In this episode of the GameCast, Midori, Yumi and I talk about music, and Plot Happens.
Original music, as ever, is the work of MusMus, and the awesome retro font is by Style64. Other music in this episode remains the copyright of its respective owners.
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As we’ve discussed over the course of the last few articles, Gust’s Nights of Azure has a very strong sense of its own identity, both as an individual work and as part of its developer’s catalogue.
Every aspect of the game as a whole contributes to this coherent identity: its distinctly operatic, tragic Gothic narrative; its blend of action RPG gameplay with monster-raising and character customisation; its small cast of distinctive, memorable characters.
Perhaps the most distinguishing characteristic, however, is its overall aesthetic. While, at times, drawing inspiration from other, similar works, there’s no denying that Nights of Azure takes ownership of its own identity to create a highly distinctive work that stands out even amid the rest of Gust’s back catalogue.
Continue reading Nights of Azure: Sights and Sounds
Fairy Fencer F and its Advent Dark Force counterpart represent an interesting melting pot of influences.
We’ve already talked about how the gameplay includes influences from Compile Heart’s own Neptunia series, and how the narrative includes influences from classic JRPGs of yore, but Fairy Fencer F’s diverse background is perhaps most apparent when it comes to its audio-visual aesthetic.
Featuring concept art by Yoshitaka Amano of Final Fantasy fame, character designs by Tsunako of Neptunia fame and contributions to the soundtrack from longtime Final Fantasy composer Nobuo Uematsu and his band Earthbound Papas, Fairy Fencer F certainly has some impressively heavyweight talent behind it.
Continue reading Fairy Fencer F ADF: Sights and Sounds
Gal*Gun Double Peace is memorable for a whole lot of different reasons: its contribution to the revival of rail shooters, its silly but touching plot and its striking audio-visual aesthetic.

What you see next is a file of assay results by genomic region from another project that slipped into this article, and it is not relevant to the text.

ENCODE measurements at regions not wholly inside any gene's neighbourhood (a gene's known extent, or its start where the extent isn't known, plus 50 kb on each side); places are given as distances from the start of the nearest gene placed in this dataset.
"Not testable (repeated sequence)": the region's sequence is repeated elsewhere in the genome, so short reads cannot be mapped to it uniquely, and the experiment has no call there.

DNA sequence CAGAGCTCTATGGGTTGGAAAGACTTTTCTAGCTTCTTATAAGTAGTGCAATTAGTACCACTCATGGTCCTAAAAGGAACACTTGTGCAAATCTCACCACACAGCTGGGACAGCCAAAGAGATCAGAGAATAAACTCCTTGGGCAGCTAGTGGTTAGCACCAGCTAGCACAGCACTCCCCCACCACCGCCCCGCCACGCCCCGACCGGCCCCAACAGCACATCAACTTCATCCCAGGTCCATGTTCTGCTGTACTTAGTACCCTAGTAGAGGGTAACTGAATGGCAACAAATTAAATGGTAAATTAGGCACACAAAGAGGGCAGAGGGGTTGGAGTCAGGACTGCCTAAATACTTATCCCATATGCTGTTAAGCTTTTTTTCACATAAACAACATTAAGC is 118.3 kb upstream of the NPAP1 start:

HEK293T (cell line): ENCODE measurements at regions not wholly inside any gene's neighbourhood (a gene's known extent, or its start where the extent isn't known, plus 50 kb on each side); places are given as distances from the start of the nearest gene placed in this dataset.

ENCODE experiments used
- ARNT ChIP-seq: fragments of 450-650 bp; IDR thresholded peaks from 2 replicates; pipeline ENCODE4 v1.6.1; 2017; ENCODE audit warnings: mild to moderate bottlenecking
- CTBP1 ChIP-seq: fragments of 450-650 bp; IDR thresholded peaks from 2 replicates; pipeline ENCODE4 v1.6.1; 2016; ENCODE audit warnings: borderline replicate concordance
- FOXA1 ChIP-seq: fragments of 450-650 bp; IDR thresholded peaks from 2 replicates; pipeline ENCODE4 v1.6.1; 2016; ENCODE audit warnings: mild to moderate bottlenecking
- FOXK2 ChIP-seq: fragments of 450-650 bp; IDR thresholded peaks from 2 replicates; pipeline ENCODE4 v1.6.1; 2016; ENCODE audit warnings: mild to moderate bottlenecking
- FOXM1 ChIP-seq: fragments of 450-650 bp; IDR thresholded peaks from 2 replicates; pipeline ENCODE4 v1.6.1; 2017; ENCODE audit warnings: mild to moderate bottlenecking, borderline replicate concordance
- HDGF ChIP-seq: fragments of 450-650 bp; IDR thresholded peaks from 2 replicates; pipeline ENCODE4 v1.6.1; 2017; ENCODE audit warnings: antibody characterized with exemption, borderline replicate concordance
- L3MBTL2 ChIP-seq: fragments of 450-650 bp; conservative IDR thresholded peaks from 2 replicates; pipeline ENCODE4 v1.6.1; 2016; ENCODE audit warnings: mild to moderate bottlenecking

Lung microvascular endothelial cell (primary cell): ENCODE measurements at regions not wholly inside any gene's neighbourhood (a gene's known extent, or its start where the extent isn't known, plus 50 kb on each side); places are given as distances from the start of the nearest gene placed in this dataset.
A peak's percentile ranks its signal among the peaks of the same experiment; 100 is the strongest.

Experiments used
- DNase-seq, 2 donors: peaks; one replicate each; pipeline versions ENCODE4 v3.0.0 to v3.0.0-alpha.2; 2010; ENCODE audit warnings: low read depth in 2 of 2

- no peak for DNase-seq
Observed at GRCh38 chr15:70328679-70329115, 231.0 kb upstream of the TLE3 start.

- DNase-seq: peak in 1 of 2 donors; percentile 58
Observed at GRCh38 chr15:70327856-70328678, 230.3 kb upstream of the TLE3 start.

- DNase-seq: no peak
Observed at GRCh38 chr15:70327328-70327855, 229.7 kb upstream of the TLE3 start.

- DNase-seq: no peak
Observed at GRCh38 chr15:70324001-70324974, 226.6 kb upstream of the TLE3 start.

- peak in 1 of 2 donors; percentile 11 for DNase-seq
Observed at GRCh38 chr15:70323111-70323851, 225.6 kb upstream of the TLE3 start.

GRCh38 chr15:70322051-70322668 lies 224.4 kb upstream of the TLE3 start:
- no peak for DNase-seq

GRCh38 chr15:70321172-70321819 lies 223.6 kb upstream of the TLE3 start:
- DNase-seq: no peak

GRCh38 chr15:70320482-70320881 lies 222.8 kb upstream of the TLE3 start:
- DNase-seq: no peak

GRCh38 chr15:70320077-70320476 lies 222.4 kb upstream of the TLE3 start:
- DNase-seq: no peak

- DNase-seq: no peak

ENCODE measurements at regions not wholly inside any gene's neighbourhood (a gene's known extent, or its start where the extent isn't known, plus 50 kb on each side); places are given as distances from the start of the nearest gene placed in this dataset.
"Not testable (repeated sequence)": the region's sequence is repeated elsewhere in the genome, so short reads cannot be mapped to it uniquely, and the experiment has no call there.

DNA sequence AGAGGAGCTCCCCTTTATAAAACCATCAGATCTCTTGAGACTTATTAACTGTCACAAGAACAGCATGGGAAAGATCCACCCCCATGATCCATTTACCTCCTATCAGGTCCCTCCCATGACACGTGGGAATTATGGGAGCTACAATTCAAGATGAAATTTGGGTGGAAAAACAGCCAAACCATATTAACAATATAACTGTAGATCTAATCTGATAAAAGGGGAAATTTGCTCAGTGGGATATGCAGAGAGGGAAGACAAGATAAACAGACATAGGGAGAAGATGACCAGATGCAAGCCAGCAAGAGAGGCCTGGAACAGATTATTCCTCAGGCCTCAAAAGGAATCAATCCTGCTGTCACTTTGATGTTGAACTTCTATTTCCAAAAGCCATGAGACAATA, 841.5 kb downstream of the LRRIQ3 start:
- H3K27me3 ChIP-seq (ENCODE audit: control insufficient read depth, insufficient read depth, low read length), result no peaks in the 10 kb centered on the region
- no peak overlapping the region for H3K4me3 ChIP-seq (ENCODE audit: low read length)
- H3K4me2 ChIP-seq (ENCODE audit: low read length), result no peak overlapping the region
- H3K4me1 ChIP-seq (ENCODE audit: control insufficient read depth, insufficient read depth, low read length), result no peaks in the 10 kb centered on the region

Unlike many other anime-inspired games, the art and music of Gal*Gun are not the work of particularly well-known or established names — but there’s some decent pedigree there if you take the time to look into things a bit more deeply.
So let’s do just that, shall we?
Continue reading Gal*Gun: Sights and Sounds
Much like its gameplay, the overall aesthetic of the Ys series has evolved considerably over time.
As technology has improved with each new generation of games consoles and computer hardware, the Ys series has adapted and changed. And with its longstanding nature — not to mention its numerous remakes over the years — it’s fascinating not only from the perspective of examining how Falcom has improved the series over time, but as a means of showing how games in general have grown and changed.
With that in mind, let’s take a look at how the sights and sounds of the series have changed over time, and their relevance to gaming’s evolution as a whole.
Continue reading Ys: Sights and Sounds
One of the most appealing elements of the Neptunia series for fans is its consistent and instantly recognisable aesthetic.
This is largely the work of artist Tsunako. In fact, the Neptunia series at least partly came about as a result of developers Idea Factory and Compile Heart wanting to give her artwork a more prominent role after her previous contributions to games such as Cross Edge and Trinity Universe.
We shouldn’t understate the other aspects of Neptunia’s aesthetic, though; it’s not just about visuals. It’s also about how the games sound, and between the soundtrack, voice acting and even sound effects, it’s clear that the team behind the series has thought about this just as much as the art style.
Continue reading Megadimension Neptunia V-II: Sights and Sounds
The Senran Kagura series has a particularly striking aesthetic that makes it instantly recognisable — and this is the work of not only its visuals, but its soundtrack, too.
Combining the distinctive character designs of artist Nan Yaegashi with a delightfully rockin’ (and varied) soundtrack, Senran Kagura clearly has a keen awareness of the fact that successful series consider their identities carefully. While it clearly isn’t on the same scale in terms of budget as today’s most lavish triple-A titles, what it does do within the constraints of its medium, console hardware, game engine and presentation style is a significant factor in what makes it one of the most fondly regarded Japanese franchises out there.
Senran Kagura Estival Versus is the most impressive installment to date — and while it shines on the lovely screen of the Vita, it’s an absolute delight to behold on a big TV thanks to the PS4 version.
Continue reading Senran Kagura Estival Versus: Sights and Sounds